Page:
Teacher takes unconventional path to education

Published 9:14 am Tuesday, January 27, 2015

UNCONVENTIONAL: Maxine White took a different route to becoming a teacher.

UNCONVENTIONAL: Maxine White took a different route to becoming a teacher.

Every child has a voice.

That’s the teaching philosophy of Maxine White, a seventh grade social studies teacher at Warren Central Junior High School.

“I like to get the opinion of the students when I’m teaching,” she said. “I like for our discussions to be very open.”

Email newsletter signup

Sign up for The Vicksburg Post's free newsletters

Check which newsletters you would like to receive
  • Vicksburg News: Sent daily at 5 am
  • Vicksburg Sports: Sent daily at 10 am
  • Vicksburg Living: Sent on 15th of each month

White, a second-year teacher originally from the Delta said she wanted to wait for just the right time before taking on a teaching job.

White said she first earned a bachelor’s degree in business from Jackson State University and then went on to pursue an accounting certificate from Mississippi College.

“Then I realized I didn’t want to do that,” she said. “That’s how I got into education.”

White finished her schooling at Delta State University, where she met the requirements she needed to teach.

Before accepting a full-time position White spent 10 years substitute teaching and tutoring for the school district, she said.

“I wanted to be involved in something in which I could be a full-time mom and also have some income coming in,” White said.

After moving to Vicksburg 20 years ago, White had two girls, Ada, 18, and Olivia, 16.

White added that as her children got older, they needed her less, so that’s when she decided to take a full-time teaching position last year.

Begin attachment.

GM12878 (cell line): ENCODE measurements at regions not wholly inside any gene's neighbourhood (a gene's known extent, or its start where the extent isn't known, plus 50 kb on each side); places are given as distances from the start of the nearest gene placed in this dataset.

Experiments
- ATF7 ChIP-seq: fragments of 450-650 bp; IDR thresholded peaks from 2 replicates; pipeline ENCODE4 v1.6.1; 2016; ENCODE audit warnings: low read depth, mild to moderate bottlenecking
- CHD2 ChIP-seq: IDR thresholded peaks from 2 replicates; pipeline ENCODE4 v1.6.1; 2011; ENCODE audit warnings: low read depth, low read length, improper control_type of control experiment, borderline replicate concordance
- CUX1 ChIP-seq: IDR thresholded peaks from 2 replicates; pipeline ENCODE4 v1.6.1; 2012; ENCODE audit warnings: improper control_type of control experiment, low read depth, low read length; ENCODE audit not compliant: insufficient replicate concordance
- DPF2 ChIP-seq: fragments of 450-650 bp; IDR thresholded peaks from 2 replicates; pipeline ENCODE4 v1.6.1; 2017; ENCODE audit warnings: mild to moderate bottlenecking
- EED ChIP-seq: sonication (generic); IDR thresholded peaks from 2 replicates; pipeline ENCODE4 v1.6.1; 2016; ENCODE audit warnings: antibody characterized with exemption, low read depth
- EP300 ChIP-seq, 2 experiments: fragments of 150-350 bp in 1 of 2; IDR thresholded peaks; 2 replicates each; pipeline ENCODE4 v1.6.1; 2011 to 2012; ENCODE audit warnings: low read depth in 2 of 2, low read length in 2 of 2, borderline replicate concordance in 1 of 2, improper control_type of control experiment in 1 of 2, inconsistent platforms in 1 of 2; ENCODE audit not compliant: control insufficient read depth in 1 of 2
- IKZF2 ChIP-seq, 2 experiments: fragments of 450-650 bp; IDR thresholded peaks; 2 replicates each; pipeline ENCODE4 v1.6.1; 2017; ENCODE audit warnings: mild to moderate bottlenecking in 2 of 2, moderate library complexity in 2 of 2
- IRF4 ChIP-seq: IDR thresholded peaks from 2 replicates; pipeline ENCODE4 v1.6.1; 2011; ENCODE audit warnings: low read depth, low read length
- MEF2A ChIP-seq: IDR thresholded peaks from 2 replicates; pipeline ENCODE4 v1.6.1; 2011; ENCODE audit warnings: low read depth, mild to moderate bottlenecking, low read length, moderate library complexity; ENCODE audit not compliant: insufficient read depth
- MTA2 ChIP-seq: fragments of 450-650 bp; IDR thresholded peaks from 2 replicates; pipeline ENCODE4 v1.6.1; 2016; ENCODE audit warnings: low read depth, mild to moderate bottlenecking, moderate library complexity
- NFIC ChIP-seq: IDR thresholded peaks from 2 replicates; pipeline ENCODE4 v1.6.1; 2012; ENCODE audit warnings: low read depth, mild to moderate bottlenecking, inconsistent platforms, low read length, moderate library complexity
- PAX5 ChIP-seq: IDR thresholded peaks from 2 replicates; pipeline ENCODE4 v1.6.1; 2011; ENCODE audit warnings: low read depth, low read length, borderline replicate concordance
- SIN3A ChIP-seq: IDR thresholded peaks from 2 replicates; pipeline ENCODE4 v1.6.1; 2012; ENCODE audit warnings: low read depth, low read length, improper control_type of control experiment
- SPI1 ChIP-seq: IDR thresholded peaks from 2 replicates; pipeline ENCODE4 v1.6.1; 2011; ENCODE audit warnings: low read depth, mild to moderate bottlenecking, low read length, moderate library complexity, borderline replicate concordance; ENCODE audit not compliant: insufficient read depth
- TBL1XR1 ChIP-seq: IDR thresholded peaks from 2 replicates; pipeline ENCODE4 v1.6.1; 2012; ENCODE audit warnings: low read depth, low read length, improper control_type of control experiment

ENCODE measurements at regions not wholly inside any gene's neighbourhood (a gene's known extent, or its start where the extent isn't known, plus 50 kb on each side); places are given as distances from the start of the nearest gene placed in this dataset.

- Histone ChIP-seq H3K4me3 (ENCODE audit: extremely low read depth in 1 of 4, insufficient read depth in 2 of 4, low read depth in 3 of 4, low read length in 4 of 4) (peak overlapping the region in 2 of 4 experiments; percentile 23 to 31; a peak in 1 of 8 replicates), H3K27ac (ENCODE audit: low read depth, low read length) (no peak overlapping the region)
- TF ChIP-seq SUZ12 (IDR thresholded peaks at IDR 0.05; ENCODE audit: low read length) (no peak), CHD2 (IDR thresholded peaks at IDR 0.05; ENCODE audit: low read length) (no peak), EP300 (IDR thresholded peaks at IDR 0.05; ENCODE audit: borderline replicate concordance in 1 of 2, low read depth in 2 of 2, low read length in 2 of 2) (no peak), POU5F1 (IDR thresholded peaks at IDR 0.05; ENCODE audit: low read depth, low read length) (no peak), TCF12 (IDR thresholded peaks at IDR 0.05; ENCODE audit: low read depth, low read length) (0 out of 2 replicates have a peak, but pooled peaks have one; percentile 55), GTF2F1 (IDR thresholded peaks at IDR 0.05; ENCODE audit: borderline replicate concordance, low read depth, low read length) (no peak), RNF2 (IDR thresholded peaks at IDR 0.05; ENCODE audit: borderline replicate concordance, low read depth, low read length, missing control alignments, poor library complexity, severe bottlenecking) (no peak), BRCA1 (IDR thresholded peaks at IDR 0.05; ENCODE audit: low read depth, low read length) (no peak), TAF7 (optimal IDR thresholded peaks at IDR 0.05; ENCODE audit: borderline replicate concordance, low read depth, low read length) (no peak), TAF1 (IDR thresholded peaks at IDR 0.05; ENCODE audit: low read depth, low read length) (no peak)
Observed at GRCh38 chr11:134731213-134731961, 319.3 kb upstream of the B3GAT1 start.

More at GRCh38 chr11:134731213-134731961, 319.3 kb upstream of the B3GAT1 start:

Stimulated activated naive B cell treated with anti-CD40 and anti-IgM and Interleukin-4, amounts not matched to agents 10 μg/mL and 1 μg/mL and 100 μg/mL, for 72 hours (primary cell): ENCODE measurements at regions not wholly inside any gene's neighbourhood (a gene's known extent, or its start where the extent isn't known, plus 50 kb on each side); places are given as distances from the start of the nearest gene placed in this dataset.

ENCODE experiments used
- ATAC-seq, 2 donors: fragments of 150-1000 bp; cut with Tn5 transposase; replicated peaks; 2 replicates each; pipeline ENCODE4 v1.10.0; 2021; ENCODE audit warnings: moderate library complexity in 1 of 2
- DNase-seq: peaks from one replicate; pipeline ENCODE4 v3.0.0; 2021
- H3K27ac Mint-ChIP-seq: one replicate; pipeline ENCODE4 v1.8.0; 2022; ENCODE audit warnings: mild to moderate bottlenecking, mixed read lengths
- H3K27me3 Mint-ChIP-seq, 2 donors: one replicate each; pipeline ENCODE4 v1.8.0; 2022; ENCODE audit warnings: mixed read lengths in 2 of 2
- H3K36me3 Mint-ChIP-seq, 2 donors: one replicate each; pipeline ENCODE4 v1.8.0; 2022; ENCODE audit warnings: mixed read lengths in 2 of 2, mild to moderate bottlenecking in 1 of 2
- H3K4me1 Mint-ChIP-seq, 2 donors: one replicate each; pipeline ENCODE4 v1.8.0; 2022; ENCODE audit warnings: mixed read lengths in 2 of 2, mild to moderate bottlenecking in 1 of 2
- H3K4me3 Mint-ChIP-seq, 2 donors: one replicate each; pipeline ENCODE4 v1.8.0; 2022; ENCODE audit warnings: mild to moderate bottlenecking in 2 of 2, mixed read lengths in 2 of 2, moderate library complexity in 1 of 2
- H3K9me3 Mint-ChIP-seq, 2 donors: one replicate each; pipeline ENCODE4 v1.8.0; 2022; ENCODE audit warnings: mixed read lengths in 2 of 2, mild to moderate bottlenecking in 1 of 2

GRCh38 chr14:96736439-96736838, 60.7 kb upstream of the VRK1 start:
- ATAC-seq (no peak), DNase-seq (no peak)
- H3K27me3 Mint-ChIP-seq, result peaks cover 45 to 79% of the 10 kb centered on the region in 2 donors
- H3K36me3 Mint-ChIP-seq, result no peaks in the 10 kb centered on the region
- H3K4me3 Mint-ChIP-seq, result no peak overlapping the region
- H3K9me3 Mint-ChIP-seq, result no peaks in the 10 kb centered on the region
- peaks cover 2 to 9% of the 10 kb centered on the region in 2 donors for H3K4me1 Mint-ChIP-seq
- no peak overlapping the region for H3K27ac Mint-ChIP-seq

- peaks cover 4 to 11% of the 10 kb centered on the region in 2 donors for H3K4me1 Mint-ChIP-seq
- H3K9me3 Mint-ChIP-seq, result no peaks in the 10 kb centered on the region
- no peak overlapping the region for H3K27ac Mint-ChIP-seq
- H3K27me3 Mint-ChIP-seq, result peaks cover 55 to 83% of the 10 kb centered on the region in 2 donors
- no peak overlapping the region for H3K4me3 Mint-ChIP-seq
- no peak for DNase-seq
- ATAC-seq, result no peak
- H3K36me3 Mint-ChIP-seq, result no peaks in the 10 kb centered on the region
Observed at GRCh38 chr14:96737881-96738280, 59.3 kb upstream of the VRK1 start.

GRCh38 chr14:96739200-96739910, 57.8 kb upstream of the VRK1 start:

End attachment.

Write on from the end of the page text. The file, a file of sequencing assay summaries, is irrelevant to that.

“I’ve always had a passion for it, but you want it to be at the right time so you can give it 100 percent,” she said.

White’s passion is evident when she talks about her subject, social studies

“I like learning about history, and learning about the beliefs and ideas of different sets of people,” she said. “For instance the ancient Egyptians, just looking at their different way of thinking and comparing the way they thought with the way we do things today.”

White said her first year of teaching was challenging, but it was also rewarding.

“My first year of teaching was a third grade class,” she said. “I walked into a classroom where the students were not performing as well as they should have been, but at the end of the year I got to see all of those students but two doing really well and moving on to the next grade.”

White said when she’s not teaching she enjoys spending her weekends volunteering with her ministry and doing things with her two children.

“I like to spend time with my girls,” she said. “We like to go to the movies, go bowling and of course shopping.”